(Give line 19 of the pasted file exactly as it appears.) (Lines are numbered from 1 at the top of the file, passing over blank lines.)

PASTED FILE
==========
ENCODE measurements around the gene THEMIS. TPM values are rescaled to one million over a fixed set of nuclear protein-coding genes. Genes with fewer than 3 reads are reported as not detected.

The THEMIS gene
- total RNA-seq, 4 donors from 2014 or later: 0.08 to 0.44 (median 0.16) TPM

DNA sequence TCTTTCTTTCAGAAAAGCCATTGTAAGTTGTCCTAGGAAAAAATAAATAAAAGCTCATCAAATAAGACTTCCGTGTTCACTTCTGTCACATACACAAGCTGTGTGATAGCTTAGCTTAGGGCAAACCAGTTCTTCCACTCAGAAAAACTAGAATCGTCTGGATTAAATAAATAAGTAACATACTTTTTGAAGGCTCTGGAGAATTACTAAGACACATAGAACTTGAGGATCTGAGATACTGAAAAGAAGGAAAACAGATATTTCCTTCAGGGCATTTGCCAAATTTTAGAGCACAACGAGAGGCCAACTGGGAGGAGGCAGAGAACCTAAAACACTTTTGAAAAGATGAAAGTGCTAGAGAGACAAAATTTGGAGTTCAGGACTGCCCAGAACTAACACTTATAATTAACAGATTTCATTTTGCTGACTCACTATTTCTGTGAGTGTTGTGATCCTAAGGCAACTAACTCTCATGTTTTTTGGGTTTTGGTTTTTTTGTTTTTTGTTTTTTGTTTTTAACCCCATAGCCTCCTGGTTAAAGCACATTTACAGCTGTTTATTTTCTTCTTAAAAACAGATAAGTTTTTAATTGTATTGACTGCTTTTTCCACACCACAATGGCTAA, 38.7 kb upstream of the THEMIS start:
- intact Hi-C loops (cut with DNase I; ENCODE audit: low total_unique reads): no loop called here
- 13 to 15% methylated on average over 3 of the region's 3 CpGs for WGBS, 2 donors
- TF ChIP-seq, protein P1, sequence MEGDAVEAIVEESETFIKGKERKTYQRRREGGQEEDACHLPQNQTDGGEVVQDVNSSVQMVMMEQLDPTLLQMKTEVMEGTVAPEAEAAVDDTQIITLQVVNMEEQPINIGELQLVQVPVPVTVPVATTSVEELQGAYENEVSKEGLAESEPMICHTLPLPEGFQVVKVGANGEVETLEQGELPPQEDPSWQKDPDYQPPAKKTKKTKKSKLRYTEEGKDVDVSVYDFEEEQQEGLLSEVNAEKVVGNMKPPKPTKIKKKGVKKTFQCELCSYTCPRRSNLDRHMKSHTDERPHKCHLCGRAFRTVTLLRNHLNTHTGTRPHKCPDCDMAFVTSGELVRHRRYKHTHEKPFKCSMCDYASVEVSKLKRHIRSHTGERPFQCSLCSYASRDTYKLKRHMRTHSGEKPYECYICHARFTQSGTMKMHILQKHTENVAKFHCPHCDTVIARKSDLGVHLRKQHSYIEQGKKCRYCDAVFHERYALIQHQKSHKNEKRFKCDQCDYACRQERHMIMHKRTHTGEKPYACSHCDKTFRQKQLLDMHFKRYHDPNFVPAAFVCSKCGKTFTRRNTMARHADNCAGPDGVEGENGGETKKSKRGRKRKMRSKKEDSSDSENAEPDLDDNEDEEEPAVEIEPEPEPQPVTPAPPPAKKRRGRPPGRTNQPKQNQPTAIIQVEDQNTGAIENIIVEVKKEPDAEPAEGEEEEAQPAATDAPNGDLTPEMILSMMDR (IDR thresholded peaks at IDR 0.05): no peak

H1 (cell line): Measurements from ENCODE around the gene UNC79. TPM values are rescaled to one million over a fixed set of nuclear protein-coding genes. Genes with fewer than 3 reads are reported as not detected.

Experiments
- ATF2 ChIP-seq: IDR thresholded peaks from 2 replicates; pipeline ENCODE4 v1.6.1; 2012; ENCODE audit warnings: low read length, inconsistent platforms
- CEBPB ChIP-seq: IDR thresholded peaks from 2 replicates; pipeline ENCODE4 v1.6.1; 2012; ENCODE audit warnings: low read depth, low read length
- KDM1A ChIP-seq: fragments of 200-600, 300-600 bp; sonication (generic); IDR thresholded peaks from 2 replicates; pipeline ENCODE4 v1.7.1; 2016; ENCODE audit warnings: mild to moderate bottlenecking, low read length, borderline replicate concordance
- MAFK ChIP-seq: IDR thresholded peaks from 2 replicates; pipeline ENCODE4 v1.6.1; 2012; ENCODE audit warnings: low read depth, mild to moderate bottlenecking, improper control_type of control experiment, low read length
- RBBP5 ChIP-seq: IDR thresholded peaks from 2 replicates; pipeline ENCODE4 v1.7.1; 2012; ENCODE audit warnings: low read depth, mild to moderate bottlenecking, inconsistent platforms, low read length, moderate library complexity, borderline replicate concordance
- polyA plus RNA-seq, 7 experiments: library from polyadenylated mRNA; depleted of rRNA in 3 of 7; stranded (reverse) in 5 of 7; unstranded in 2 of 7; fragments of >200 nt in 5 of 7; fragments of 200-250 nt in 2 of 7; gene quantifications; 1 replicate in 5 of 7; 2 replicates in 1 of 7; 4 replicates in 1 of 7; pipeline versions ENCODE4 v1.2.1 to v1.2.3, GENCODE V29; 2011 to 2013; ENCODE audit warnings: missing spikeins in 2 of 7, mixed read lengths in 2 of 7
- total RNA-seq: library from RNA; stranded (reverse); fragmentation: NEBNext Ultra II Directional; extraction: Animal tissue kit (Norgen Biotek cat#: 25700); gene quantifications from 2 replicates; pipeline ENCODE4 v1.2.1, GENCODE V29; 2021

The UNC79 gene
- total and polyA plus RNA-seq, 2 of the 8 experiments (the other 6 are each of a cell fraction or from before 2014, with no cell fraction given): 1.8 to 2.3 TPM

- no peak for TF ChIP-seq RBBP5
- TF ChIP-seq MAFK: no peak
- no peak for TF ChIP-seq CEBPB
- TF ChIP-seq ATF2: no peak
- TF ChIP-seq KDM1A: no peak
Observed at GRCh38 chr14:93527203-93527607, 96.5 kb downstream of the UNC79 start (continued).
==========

- no peak for TF ChIP-seq RBBP5